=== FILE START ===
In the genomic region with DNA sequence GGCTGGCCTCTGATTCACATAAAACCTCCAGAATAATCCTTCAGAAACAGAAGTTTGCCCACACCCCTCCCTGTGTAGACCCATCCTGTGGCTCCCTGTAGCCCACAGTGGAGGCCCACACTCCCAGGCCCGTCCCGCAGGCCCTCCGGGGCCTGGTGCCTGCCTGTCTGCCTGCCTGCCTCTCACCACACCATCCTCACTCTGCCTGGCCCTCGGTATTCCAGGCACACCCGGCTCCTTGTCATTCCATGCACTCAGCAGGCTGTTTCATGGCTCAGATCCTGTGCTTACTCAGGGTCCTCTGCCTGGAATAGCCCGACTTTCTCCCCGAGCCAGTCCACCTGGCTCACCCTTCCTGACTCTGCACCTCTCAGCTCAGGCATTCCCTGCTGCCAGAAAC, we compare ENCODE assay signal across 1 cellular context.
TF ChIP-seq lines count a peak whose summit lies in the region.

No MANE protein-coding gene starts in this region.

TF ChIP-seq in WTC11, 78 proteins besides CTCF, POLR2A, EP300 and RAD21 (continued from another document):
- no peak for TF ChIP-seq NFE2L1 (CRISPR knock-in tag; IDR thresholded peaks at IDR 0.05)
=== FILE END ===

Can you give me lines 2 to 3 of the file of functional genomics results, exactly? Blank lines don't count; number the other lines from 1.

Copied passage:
TF ChIP-seq lines count a peak whose summit lies in the region.

No MANE protein-coding gene starts in this region.